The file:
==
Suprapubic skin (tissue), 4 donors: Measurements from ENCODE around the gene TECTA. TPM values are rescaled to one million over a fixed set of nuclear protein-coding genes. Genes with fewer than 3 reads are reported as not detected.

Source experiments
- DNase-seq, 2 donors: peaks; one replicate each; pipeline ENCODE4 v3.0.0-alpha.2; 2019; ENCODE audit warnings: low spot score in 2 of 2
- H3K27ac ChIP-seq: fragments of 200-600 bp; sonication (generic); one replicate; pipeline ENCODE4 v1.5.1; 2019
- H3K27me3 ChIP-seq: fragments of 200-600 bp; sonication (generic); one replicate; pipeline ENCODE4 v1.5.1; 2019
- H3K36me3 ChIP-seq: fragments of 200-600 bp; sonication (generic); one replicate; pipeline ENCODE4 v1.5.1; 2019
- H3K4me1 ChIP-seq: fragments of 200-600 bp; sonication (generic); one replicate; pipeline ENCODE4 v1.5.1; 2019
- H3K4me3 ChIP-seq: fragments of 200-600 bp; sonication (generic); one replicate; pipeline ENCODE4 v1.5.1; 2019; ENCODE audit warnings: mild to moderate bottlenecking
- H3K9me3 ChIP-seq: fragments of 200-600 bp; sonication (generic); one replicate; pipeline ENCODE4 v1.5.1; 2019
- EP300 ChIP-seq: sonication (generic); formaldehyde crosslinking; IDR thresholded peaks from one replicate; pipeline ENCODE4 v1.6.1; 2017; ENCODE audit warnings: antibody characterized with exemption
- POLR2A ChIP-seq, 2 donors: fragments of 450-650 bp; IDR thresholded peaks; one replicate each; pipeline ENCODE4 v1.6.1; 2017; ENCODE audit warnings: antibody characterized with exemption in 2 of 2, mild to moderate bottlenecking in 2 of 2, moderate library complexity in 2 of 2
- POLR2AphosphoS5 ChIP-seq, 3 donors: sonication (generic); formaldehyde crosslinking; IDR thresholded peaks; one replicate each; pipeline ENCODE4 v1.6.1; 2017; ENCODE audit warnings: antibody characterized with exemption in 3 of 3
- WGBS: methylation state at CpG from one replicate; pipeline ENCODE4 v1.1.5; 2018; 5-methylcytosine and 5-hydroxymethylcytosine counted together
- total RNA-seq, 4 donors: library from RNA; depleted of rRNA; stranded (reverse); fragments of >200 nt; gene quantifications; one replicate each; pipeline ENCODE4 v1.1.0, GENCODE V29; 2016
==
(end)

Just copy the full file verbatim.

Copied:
Suprapubic skin (tissue), 4 donors: Measurements from ENCODE around the gene TECTA. TPM values are rescaled to one million over a fixed set of nuclear protein-coding genes. Genes with fewer than 3 reads are reported as not detected.

Source experiments
- DNase-seq, 2 donors: peaks; one replicate each; pipeline ENCODE4 v3.0.0-alpha.2; 2019; ENCODE audit warnings: low spot score in 2 of 2
- H3K27ac ChIP-seq: fragments of 200-600 bp; sonication (generic); one replicate; pipeline ENCODE4 v1.5.1; 2019
- H3K27me3 ChIP-seq: fragments of 200-600 bp; sonication (generic); one replicate; pipeline ENCODE4 v1.5.1; 2019
- H3K36me3 ChIP-seq: fragments of 200-600 bp; sonication (generic); one replicate; pipeline ENCODE4 v1.5.1; 2019
- H3K4me1 ChIP-seq: fragments of 200-600 bp; sonication (generic); one replicate; pipeline ENCODE4 v1.5.1; 2019
- H3K4me3 ChIP-seq: fragments of 200-600 bp; sonication (generic); one replicate; pipeline ENCODE4 v1.5.1; 2019; ENCODE audit warnings: mild to moderate bottlenecking
- H3K9me3 ChIP-seq: fragments of 200-600 bp; sonication (generic); one replicate; pipeline ENCODE4 v1.5.1; 2019
- EP300 ChIP-seq: sonication (generic); formaldehyde crosslinking; IDR thresholded peaks from one replicate; pipeline ENCODE4 v1.6.1; 2017; ENCODE audit warnings: antibody characterized with exemption
- POLR2A ChIP-seq, 2 donors: fragments of 450-650 bp; IDR thresholded peaks; one replicate each; pipeline ENCODE4 v1.6.1; 2017; ENCODE audit warnings: antibody characterized with exemption in 2 of 2, mild to moderate bottlenecking in 2 of 2, moderate library complexity in 2 of 2
- POLR2AphosphoS5 ChIP-seq, 3 donors: sonication (generic); formaldehyde crosslinking; IDR thresholded peaks; one replicate each; pipeline ENCODE4 v1.6.1; 2017; ENCODE audit warnings: antibody characterized with exemption in 3 of 3
- WGBS: methylation state at CpG from one replicate; pipeline ENCODE4 v1.1.5; 2018; 5-methylcytosine and 5-hydroxymethylcytosine counted together
- total RNA-seq, 4 donors: library from RNA; depleted of rRNA; stranded (reverse); fragments of >200 nt; gene quantifications; one replicate each; pipeline ENCODE4 v1.1.0, GENCODE V29; 2016